What Does No on Ohio's Issue 2 Mean for Future Elections?
Experts are divided on what affect the outcome will have on the 2012 elections.
Last night’s resounding repeal of a far-reaching Ohio law that curbed public-sector union rights has energized Democrats in a state where they suffered across-the-board losses in 2010 and which looms – again – as a crucial bellwether for 2012.
The law – a centerpiece of the agenda of Republican Gov. John Kasich and the GOP-controlled legislature – was rejected by about a 3-to-2 margin. Only a half-dozen of Ohio’s 88 counties voted to support the measure.
The labor-backed repeal effort, known as Issue 2, had made its way to the ballot after opponents submitted a record 1.3 million signatures. The repeal forces raised an estimated $30 million, far more than backers of the law, which enabled them to spend freely on television ads.
The margin and the breadth of opposition to the law on Election Day suggests that many independents and Republicans joined Democrats in voting against the law. Crucial to the opposition were police and firefighters, whose labor rights were restricted by the law and who gave opponents a sympathetic face for their movement.
“It’s a big repudiation of Kasich,” says John Russo, co-director of the Center for Working Class Studies at Youngstown State University. “And it’s made it possible for President Obama to win Ohio.”
In 2008, the Buckeye State was a cornerstone of Obama’s electoral college victory. But until now, the state’s continuing economic troubles – following the 2010 GOP sweep – put a damper on Democratic hopes of Obama winning it again in 2012.
The silver lining for Republicans was that a different measure on Tuesday’s ballot – which would preclude the government from mandating participation in a health-care system – passed by an even larger margin. Though the measure, known as Issue 3, is considered largely symbolic, its passage, driven by dissatisfaction with Obama’s health-care law, suggests an Ohio electorate that’s frustrated with politics across the board rather than one moving full speed into the arms of the Democratic Party.
The paradoxical results mean that Election Night in Ohio was “a mixed bag, and therefore not much of a bounce for Obama,” says Mark Weaver, a GOP consultant in the state.
To GOP consultant Ben Cannatti, the results of Issue 2 primarily show that “the Democrats had an overwhelming funding advantage and a simpler message to convey to voters on the issue. The funding and message gap will be nowhere near as severe in '12 as it was on this issue.”
Still, students of Ohio politics say that the impact of the labor-law repeal effort should not be underestimated, since it gives Democrats and their labor-union allies boosts in ways both tangible (voter lists and contacts) and intangible (a shot of adrenaline).
“The unions are the infrastructure” of the state Democratic Party, and the repeal of the bill “reenergizes them after taking a beating in 2010,” says Bill Binning, a Youngstown State University political scientist and former Republican official.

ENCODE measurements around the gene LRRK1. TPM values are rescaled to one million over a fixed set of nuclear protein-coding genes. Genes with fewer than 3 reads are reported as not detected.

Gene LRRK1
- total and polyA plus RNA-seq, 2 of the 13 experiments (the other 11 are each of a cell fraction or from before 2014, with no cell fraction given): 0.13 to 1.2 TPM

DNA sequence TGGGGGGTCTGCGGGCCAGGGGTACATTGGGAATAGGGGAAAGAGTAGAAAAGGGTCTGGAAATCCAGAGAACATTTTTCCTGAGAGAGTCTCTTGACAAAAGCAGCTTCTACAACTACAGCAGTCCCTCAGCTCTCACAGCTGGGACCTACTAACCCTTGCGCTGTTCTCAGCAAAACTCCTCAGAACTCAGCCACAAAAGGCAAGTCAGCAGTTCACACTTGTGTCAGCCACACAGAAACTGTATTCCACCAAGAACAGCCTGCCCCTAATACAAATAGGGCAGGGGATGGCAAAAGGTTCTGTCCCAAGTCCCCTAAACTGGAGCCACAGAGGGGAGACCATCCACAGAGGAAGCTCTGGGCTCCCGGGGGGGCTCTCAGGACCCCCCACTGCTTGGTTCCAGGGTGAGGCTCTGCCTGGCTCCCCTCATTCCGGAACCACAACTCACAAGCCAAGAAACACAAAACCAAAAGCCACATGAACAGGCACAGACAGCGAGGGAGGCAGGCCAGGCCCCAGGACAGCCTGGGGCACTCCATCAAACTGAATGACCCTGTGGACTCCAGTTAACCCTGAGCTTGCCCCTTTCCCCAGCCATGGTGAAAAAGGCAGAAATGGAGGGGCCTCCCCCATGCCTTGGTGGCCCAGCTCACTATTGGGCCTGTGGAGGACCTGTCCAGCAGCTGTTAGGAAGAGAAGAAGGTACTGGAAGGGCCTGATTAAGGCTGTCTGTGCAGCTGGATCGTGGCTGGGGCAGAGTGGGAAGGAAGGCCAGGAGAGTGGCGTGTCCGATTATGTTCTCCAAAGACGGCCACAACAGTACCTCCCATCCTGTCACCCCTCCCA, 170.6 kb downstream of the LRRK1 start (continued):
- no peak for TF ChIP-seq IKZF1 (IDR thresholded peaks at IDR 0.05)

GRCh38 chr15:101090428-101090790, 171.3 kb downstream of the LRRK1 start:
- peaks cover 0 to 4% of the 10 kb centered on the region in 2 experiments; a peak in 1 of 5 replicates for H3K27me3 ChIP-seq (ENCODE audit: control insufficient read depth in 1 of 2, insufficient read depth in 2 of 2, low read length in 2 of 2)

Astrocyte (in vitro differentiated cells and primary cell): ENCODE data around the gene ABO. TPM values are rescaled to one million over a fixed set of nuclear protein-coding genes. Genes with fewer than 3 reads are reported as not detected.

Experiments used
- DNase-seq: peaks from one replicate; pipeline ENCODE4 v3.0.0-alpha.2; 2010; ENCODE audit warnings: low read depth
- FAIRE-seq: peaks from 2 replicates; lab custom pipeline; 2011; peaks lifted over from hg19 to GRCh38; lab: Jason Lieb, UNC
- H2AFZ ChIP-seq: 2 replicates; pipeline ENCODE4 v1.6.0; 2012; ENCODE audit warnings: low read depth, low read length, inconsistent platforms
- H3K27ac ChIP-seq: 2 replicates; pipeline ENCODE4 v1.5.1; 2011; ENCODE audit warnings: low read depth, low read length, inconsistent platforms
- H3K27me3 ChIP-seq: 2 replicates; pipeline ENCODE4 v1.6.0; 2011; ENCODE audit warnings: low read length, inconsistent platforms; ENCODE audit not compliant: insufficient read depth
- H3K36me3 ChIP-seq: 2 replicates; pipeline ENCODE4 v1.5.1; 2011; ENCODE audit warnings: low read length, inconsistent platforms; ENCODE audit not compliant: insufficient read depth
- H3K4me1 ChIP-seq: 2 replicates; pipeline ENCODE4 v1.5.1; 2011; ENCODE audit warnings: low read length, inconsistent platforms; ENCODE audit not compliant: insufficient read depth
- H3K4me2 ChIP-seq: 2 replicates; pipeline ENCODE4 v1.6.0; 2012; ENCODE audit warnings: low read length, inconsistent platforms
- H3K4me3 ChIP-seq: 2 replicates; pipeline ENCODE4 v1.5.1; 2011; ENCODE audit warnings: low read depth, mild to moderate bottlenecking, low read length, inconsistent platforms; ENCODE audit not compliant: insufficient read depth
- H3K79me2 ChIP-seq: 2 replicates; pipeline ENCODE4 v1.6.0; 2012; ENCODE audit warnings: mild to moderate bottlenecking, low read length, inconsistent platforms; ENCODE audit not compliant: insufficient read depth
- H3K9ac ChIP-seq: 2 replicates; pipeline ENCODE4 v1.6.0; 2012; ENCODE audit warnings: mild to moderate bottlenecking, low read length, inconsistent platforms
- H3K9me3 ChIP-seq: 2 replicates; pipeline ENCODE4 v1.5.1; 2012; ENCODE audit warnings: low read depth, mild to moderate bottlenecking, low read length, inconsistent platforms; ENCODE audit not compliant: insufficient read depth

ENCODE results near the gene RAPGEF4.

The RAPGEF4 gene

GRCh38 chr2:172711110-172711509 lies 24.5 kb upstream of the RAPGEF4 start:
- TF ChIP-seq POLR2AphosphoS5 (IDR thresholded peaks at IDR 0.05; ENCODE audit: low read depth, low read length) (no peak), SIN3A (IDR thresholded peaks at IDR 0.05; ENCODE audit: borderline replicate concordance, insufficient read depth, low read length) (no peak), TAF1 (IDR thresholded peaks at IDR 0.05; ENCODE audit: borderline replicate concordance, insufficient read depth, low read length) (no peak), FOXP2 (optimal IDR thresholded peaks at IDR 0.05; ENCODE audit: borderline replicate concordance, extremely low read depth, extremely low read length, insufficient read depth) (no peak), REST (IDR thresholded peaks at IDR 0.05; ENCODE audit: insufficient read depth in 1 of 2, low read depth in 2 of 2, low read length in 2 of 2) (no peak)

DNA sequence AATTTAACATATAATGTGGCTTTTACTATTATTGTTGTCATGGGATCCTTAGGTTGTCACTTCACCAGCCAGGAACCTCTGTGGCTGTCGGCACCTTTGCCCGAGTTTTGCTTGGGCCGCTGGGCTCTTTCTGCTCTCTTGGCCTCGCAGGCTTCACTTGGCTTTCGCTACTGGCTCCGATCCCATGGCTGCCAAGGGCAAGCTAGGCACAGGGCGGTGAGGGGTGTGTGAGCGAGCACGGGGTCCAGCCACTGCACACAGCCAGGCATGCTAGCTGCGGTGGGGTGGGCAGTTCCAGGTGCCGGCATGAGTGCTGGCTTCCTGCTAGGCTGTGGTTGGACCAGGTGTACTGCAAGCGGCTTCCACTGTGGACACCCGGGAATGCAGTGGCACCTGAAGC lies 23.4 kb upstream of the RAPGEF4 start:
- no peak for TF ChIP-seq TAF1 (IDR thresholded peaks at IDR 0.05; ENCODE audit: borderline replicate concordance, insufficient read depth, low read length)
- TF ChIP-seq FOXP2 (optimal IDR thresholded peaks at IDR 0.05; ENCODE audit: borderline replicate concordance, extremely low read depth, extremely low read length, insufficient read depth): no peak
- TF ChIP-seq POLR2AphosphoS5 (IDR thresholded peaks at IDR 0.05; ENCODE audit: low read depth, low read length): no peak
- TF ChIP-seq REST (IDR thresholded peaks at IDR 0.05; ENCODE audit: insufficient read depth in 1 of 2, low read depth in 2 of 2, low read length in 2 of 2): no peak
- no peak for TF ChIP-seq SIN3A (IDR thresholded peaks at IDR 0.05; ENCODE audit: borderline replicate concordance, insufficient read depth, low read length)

Meanwhile, unions – and by extension, Democrats – were able to seize an animating issue, fairness. “Part of the Democrats’ story line on Issue 2 was how the law was ‘unfair,’” says Stephen C. Brooks, a political scientist with the Ray C. Bliss Institute of Applied Politics at the University of Akron. An upcoming battle over redistricting could keep that theme alive, Brooks adds.
Douglas J. Preisse, a Republican and a principal at the Columbus-based lobbying and communications firm Van Meter, Ashbrook & Associates, agreed that there would be a boost to unions and Democrats from the Issue 2 results, but he says that boost will be limited.
“It's speed bump, not a brick wall,” he says. “Almost no one will vote in the presidential, Senate and congressional races in November 2012 based on the distant memory of a ballot issue a year past. That said, the unions will enjoy some momentum -- not matched to their hyperbole, but real. For a while.”
Preisse added that Kasich “has so many active irons in the fire that there will be much to talk about in the next weeks and months, and next year, with his aggressive agenda. That doesn't stop."
Other observers see the results as a more serious wound for Kasich, whose approval ratings have been underwater for months. A late-September poll by Quinnipiac University, for instance, found Kasich with 40 percent approval and 49 percent disapproval. “If the gubernatorial election were held today, Kasich would be back on Fox News,” says Melanie Blumberg, a California University of Pennsylvania political scientist who studies Ohio politics, referring to Kasich's previous job.
Observers say Kasich doesn't seem likely to do a full-blown policy reversal. “Having watched Kasich for many years, I don’t see him changing a lot,” Russo says. “He’s not [former moderate Republican governors] Bob Taft or George Voinovich. He’s much more of an ideologue. It would be a forced conversion.”
More likely, Russo says, is that Kasich will break the newly repealed bill into smaller chunks that have greater public support. This could drive a wedge between portions of the 60 percent of voters that supported repeal.
Russo and others describe this labor-backed coalition, while victorious, as fragile. “Can they keep this together?” he asks. “Indications are that it will be very difficult.”
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